FullSizeRender 2Two weeks ago on a Thursday afternoon, we saved our final Photoshop files, sent the last client email, and locked the front door on our way out to the lake. Team Lemonly hit the road for our second annual company retreat. For two and a half days we left our normal work environment behind and gathered the team to brainstorm, bond, and shape the future of our great company. This year’s location: Lake Okoboji.

Last year, we set out on our first company retreat not really knowing what to expect. We knew we wanted to spend some time out of the office and build stronger relationships with our work colleagues. And while much of this happened organically in a mini-van driving across South Dakota to the Black Hills, we had other goals in mind too. We walked away with a better understanding of the individual job roles within Lemonly and how each position impacts the other. We felt a strong desire to improve processes and structure to make everyone’s day-to-day job easier, and we also forecasted what Lemonly could look like in three years.

This year we had some similar and some different goals in mind, but we walked away with a lot of lessons. Here are five lessons learned from what became titled as #LemonsAtTheLake:

1. You Can Accomplish a Ton in One Year

JPEG image-964BD1BCDFF5-1Have you ever made a New Year’s resolution that didn’t cross your mind again until the end of December?  Maybe you accomplished it, maybe you didn’t, or perhaps that goal isn’t even relevant any more. Lemonly’s 2014 goals were a combination of all three.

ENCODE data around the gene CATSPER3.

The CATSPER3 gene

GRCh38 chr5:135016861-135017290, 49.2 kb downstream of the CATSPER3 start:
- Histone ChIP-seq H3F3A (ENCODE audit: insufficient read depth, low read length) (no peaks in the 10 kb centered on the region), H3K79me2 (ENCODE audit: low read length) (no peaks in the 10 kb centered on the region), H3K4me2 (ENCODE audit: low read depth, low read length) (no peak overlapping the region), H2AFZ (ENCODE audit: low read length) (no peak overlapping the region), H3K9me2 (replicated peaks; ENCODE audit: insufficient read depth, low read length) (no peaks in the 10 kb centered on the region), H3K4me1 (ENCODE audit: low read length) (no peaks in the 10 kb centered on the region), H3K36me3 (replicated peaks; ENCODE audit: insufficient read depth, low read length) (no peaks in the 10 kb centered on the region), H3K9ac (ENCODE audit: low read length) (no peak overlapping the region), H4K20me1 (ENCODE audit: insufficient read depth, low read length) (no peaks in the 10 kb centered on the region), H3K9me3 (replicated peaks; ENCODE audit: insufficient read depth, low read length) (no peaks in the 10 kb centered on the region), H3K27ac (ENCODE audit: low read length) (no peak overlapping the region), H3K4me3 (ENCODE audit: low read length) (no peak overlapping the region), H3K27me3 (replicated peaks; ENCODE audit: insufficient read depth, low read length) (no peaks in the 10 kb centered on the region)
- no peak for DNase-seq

After last year’s retreat, we left with 16 things/tasks/goals we wanted to accomplish at Lemonly. Some were role-specific for designers or project managers and others were company-wide. We were thrilled when we graded ourselves at this year’s retreat and realized we had accomplished 13 of our 16 goals. That’s pretty dang good. It’s a great reminder that if you get a talented group of people together working on the same goal you can accomplish a ton. Give that team a year and you can move mountains.


2. Good Ideas Need New Scenery

FullSizeRenderAs a creative shop, we should know this better than anyone but sometimes you need new scenery to come up with your best ideas. Getting out of the Lemonly office and into the fresh, beautiful setting of a calm lake in early September was a powerful inspiration.

Our team went through a brainstorming exercise called “dump and sort” which forces rapid idea generation using Post-it notes and visual organization. Allowing the team to do this exercise in a casual and foreign environment of a swanky lake home versus the conference room back at the office yielded great results. Don’t forget to switch up your scenery when you’re searching for fresh ideas.


3. Don’t Force Team Bonding

Trust falls? Obstacle courses? Kumbaya? Pass. Pass. Nope. Not for us. At our Lemonly retreats we certainly try to encourage and create moments of team bonding, but nothing is forced. We want this to happen organically, and for the second year in a row it did.